Georgetown University’s Newspaper of Record since 1920

The Hoya

Georgetown University’s Newspaper of Record since 1920

The Hoya

Georgetown University’s Newspaper of Record since 1920

The Hoya

Student Injured in 33rd Street Shooting

As Helen Obregon (SFS ’06) and two close friends began walking through Georgetown’s darkened streets late Saturday night, they were only thinking of another friend’s warm Prospect Street house that was to be their escape from the cold.

Only minutes later, at 10:30 p.m., the three were mugged, Obregon was shot and had collapsed onto the black street. A bullet had torn through her left arm and two muggers had made a quick escape. Nicklas Holgersson (MSB ’06) frantically called police for help as Maria del Mar Zavala (SFS ’06) remained with Obregon.

The three friends had spent the evening enjoying each others’ company, eating dinner and chatting in Obregon’s P Street apartment, Holgersson said.

It came time to head out, to meet friends just a few blocks away on Prospect Street.

They left the apartment and took a few steps, getting to the 1400 block of 33rd Street. It was then that the students saw the men – two of them, walking quickly, pressing black and white scarves over their faces, then pulling guns.

“When they got up to us they said something like `give us your shit,'” Holgerson said.

The three friends gave their attackers purses, cell phones and money.

The men started to back away, still aiming their guns warily. A shot rang out.

Obregon fell to the ground clutching a left arm she could no longer feel. She had been shot. The two men sprinted north on 33rd street.

“I don’t even know what was going through my mind, I was shocked,” Obregon said yesterday. “I don’t know, I was so scared.”

As Zavala comforted Obregon, Holgersson ran to the intersection of 33 and O Streets to figure out exactly where he was. He whipped out his cell phone and called 911.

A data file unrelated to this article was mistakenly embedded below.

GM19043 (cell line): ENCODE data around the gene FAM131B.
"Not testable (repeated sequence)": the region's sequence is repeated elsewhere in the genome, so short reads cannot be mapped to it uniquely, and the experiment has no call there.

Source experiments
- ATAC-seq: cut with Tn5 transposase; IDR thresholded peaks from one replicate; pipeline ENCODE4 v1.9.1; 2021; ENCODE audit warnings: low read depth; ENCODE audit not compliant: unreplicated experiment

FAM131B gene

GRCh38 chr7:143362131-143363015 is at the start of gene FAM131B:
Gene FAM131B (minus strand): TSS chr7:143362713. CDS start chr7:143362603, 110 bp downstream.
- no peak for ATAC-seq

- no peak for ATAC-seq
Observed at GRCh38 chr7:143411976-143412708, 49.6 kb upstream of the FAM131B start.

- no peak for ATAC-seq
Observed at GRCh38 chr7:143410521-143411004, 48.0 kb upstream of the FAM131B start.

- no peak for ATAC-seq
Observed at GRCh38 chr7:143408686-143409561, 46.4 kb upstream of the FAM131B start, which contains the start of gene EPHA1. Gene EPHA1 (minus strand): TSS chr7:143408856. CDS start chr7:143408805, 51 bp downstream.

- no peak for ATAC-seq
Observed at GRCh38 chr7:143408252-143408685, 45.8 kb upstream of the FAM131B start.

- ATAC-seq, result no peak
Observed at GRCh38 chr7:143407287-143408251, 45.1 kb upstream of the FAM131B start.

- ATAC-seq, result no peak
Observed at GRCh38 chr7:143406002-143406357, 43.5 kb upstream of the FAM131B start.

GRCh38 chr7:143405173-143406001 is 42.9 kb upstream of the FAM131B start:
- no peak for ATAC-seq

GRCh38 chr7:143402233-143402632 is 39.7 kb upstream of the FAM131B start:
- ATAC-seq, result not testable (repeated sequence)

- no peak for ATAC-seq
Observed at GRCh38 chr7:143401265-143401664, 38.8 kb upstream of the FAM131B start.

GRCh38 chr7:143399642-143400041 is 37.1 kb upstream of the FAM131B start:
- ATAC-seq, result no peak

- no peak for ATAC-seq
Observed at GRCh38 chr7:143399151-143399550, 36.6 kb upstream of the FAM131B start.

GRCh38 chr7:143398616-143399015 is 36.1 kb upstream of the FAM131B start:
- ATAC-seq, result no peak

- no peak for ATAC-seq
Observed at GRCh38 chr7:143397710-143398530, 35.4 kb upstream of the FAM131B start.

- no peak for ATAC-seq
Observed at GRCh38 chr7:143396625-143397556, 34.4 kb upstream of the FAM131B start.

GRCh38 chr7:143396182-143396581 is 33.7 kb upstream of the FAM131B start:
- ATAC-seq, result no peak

Within minutes police and paramedics arrived, taking Obregon and Zavala to George Washington University Hospital’s emergency room. Holgersson stayed behind to talk to police and Zavalla went with her injured friend, waiting until Obregon was released after a few hours. Doctors had decided that intensive treatment for her arm could wait.

Obregon’s brother and sister – both college students studying in the United States – flew to Washington, D.C. on Sunday and her mother flew from Bogota, Colombia to the District onday morning. They took Obregon to a private doctor at Georgetown University Hospital.

“One of my bones was shattered by the bullet and now I’m deciding whether to have surgery or wear a cast for a long time,” Obregon said.

As police search for the suspects, they will be ramping up a “high visibility campaign,” said Metropolitan Police Department Lt. Felcia Lucas. But, she warned, police are often tied up dealing with rowdy students.

“If our people weren’t taken away dealing with large parties and drinking all the time, we could have high-visibility patrols and try to deter some of serious problems that go on,” she said.

A Department of Public Safety e-mail described the suspects as Hispanic males between 5 feet 8 inches and 5 feet 9 inches in height. One was muscular with facial hair and wearing a black jacket, baseball cap and dark baggy jeans. The other had a dark complexion and was wearing a black baseball cap and jacket and blue jeans, the e-mail said.

Early Saturday morning at 2 a.m. 20 hours before the shooting someone mugged a different student, this time on the 3300 block of Prospect Street, according to DPS Director Darryl Harrison.

The suspect grabbed the student, a female, around her neck before taking money out of her purse, Harrison said. Investigators do not believe the shooting is related to the second mugging, he said.

University officials have requested a meeting with the commander of MPD’s Second District, the police district that includes Georgetown, according to Vice President for University Safety David orrell.

Morrell said he was “deeply troubled and concerned” by the muggings.

“We want to make students aware and ask them to ride the SafeRides shuttle,” he said. “And we want to try and partner more with the community and MPD to get more attention where it needs to be.”

As Obregon continued to recover from her physical wounds yesterday, Zavala and Holgersson nursed their own psychological injuries.

“It all happened so quickly. I didn’t think they were going to shoot and then I saw my friend on the ground,” Zavala said. “I want to say that DPS and the GW Hospital really helped us, they have done a really good job, but it will just take a while for me to feel better and get over this.”

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